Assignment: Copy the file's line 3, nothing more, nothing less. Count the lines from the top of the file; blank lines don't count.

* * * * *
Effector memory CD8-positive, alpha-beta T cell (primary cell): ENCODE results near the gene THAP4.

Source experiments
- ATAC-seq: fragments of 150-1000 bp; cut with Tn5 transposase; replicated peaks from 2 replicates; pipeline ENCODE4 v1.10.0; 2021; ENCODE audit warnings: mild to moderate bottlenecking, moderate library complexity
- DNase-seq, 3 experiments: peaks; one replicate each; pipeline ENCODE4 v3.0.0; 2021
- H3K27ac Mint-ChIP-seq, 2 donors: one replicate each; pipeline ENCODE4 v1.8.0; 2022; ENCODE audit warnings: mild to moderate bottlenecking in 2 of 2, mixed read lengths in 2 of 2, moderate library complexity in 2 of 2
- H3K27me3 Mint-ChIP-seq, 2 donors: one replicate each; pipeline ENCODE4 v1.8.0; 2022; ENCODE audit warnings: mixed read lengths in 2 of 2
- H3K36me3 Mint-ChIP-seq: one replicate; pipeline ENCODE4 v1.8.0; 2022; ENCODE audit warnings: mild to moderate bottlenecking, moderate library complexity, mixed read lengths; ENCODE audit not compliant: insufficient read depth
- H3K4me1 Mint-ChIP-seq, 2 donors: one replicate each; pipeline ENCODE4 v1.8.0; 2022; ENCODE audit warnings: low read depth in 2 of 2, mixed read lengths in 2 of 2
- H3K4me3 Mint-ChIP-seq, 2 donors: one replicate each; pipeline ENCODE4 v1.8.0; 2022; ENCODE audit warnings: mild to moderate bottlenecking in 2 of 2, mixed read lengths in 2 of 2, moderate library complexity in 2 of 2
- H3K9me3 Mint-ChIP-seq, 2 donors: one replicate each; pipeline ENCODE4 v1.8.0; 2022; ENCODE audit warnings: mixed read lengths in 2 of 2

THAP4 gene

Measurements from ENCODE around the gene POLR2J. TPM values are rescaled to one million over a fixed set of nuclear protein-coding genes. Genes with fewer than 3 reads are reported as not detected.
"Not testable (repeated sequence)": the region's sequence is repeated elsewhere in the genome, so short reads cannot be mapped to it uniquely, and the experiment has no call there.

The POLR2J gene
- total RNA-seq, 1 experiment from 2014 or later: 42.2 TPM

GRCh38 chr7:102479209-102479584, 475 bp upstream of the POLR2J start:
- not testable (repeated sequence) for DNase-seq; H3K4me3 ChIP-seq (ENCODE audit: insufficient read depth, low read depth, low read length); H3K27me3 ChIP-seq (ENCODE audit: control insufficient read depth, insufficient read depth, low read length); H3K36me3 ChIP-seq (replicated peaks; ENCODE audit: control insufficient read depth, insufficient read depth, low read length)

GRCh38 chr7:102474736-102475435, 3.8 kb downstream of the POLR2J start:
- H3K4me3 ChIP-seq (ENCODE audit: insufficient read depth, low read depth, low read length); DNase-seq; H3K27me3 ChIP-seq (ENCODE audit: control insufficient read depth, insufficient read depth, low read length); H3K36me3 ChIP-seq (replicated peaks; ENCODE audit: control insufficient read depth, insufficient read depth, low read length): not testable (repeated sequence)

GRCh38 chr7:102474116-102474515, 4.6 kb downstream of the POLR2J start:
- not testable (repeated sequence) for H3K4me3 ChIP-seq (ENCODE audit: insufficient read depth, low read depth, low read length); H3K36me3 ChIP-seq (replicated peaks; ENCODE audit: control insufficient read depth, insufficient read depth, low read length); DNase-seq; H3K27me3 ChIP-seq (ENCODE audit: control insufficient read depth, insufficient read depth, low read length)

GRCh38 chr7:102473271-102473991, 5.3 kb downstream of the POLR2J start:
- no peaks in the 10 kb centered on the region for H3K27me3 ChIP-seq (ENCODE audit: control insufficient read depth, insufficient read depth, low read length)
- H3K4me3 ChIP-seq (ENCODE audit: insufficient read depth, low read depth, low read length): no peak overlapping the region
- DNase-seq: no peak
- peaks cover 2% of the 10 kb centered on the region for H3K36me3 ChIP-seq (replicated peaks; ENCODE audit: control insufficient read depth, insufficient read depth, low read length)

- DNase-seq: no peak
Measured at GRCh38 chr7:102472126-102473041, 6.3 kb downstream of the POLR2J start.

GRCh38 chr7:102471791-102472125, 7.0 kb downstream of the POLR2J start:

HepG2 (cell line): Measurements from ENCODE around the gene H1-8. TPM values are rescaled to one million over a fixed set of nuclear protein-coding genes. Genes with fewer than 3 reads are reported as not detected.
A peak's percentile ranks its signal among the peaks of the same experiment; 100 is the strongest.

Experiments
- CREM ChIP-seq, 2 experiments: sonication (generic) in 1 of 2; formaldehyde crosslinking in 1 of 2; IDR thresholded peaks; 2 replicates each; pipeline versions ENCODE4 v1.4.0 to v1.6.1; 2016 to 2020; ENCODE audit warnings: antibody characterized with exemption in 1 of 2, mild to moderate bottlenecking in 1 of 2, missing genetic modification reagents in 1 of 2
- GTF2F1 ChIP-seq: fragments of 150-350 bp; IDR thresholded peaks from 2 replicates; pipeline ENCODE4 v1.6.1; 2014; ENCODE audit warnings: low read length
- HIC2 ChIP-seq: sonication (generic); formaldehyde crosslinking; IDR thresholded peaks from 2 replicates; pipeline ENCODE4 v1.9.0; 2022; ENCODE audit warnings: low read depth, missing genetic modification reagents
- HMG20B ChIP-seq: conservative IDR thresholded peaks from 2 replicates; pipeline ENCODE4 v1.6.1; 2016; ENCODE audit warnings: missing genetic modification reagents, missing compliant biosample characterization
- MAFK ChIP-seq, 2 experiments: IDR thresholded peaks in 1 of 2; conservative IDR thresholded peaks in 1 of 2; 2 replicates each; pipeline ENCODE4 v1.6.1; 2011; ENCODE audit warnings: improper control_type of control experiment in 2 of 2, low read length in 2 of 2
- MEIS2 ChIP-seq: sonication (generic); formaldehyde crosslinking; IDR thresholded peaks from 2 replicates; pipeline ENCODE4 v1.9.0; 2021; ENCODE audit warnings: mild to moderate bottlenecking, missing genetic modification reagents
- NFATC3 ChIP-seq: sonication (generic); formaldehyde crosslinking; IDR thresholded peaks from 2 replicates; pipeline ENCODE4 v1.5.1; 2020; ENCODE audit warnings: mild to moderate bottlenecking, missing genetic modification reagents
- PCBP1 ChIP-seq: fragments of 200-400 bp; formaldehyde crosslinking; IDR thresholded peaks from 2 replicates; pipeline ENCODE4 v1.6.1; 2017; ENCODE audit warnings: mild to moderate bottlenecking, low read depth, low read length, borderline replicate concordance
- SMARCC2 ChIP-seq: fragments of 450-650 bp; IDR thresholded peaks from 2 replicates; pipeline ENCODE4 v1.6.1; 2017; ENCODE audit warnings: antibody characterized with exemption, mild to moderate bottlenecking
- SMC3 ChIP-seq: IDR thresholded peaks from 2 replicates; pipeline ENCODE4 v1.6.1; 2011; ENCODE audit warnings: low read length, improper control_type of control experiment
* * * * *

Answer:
- ATAC-seq: fragments of 150-1000 bp; cut with Tn5 transposase; replicated peaks from 2 replicates; pipeline ENCODE4 v1.10.0; 2021; ENCODE audit warnings: mild to moderate bottlenecking, moderate library complexity